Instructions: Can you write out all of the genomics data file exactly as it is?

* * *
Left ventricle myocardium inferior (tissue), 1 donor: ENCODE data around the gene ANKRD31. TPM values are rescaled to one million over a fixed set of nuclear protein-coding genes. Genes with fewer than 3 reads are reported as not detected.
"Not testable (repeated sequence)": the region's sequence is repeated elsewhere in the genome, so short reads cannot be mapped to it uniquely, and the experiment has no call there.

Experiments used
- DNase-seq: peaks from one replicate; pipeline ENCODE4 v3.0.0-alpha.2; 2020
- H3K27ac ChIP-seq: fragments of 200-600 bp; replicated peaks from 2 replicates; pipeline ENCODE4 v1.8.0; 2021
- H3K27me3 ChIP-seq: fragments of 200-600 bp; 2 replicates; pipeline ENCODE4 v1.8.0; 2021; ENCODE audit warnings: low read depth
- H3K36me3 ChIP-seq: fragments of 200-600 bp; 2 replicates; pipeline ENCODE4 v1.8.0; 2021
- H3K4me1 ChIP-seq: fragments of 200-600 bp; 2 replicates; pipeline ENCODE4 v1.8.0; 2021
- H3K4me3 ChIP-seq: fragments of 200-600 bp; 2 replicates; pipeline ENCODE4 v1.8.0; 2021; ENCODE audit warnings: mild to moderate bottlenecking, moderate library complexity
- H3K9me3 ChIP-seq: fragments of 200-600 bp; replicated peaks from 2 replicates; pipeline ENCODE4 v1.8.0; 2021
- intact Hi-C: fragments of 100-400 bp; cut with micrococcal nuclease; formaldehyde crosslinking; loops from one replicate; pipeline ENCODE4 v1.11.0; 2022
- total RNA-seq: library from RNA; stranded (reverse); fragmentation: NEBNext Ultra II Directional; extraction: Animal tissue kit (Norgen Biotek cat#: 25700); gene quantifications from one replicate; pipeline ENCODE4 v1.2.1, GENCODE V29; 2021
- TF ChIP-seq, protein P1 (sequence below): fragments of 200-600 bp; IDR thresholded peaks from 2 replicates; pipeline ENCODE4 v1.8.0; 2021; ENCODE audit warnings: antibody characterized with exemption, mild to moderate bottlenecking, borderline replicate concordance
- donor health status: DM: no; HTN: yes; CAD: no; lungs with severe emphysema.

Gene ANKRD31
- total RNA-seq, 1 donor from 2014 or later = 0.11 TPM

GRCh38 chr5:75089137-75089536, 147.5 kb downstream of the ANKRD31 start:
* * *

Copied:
Left ventricle myocardium inferior (tissue), 1 donor: ENCODE data around the gene ANKRD31. TPM values are rescaled to one million over a fixed set of nuclear protein-coding genes. Genes with fewer than 3 reads are reported as not detected.
"Not testable (repeated sequence)": the region's sequence is repeated elsewhere in the genome, so short reads cannot be mapped to it uniquely, and the experiment has no call there.

Experiments used
- DNase-seq: peaks from one replicate; pipeline ENCODE4 v3.0.0-alpha.2; 2020
- H3K27ac ChIP-seq: fragments of 200-600 bp; replicated peaks from 2 replicates; pipeline ENCODE4 v1.8.0; 2021
- H3K27me3 ChIP-seq: fragments of 200-600 bp; 2 replicates; pipeline ENCODE4 v1.8.0; 2021; ENCODE audit warnings: low read depth
- H3K36me3 ChIP-seq: fragments of 200-600 bp; 2 replicates; pipeline ENCODE4 v1.8.0; 2021
- H3K4me1 ChIP-seq: fragments of 200-600 bp; 2 replicates; pipeline ENCODE4 v1.8.0; 2021
- H3K4me3 ChIP-seq: fragments of 200-600 bp; 2 replicates; pipeline ENCODE4 v1.8.0; 2021; ENCODE audit warnings: mild to moderate bottlenecking, moderate library complexity
- H3K9me3 ChIP-seq: fragments of 200-600 bp; replicated peaks from 2 replicates; pipeline ENCODE4 v1.8.0; 2021
- intact Hi-C: fragments of 100-400 bp; cut with micrococcal nuclease; formaldehyde crosslinking; loops from one replicate; pipeline ENCODE4 v1.11.0; 2022
- total RNA-seq: library from RNA; stranded (reverse); fragmentation: NEBNext Ultra II Directional; extraction: Animal tissue kit (Norgen Biotek cat#: 25700); gene quantifications from one replicate; pipeline ENCODE4 v1.2.1, GENCODE V29; 2021
- TF ChIP-seq, protein P1 (sequence below): fragments of 200-600 bp; IDR thresholded peaks from 2 replicates; pipeline ENCODE4 v1.8.0; 2021; ENCODE audit warnings: antibody characterized with exemption, mild to moderate bottlenecking, borderline replicate concordance
- donor health status: DM: no; HTN: yes; CAD: no; lungs with severe emphysema.

Gene ANKRD31
- total RNA-seq, 1 donor from 2014 or later = 0.11 TPM

GRCh38 chr5:75089137-75089536, 147.5 kb downstream of the ANKRD31 start: